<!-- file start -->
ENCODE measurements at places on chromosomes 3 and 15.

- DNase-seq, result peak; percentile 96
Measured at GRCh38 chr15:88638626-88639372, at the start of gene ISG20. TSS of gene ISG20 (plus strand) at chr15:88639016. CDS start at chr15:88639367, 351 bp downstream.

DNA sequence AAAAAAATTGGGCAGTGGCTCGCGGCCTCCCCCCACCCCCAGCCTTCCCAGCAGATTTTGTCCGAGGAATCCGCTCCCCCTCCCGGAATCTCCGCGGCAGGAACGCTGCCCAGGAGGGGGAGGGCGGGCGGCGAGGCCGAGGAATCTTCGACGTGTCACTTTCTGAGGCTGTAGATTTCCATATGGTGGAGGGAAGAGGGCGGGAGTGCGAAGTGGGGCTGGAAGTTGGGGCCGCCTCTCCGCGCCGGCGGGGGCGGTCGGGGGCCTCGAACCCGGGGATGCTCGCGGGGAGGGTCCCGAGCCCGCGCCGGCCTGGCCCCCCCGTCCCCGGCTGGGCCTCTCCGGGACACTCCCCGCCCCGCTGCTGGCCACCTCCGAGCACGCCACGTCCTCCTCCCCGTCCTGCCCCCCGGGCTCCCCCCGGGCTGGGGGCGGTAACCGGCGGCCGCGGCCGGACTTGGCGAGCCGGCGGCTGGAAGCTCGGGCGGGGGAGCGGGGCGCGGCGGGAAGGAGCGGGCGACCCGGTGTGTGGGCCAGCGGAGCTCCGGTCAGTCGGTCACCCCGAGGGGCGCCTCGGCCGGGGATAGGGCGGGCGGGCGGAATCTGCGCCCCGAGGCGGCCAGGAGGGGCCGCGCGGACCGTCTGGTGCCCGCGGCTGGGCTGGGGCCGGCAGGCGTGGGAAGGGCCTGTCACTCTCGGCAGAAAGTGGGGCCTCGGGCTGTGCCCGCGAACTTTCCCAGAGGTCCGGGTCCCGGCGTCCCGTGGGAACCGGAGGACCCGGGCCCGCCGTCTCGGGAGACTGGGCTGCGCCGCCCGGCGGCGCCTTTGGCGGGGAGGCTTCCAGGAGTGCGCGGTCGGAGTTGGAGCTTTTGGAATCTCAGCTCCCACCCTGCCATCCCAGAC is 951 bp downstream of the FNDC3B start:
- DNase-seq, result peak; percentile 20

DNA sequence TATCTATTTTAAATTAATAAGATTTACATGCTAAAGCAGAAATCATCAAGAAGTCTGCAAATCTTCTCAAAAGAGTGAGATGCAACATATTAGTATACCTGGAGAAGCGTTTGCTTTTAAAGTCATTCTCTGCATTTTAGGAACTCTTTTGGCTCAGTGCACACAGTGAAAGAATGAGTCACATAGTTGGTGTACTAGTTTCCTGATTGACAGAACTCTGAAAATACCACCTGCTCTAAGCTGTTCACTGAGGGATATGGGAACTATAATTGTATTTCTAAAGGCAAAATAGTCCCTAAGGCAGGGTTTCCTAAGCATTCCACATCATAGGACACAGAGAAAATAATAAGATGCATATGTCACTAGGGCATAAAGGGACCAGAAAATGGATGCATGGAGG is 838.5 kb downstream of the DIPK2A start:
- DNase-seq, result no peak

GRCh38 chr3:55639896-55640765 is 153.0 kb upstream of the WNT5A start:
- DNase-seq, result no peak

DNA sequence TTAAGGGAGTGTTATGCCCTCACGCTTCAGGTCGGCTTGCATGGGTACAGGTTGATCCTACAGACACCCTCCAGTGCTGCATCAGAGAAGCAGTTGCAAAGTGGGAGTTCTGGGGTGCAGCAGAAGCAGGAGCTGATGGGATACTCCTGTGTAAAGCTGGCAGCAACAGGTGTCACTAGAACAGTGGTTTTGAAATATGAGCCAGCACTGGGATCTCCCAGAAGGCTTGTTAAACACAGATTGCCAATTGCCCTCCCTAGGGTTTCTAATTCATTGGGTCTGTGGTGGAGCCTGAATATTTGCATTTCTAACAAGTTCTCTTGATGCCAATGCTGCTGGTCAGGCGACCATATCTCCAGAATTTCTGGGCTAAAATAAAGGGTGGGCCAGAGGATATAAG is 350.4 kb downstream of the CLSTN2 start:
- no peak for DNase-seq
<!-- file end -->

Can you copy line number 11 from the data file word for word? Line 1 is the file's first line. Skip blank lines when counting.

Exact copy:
- no peak for DNase-seq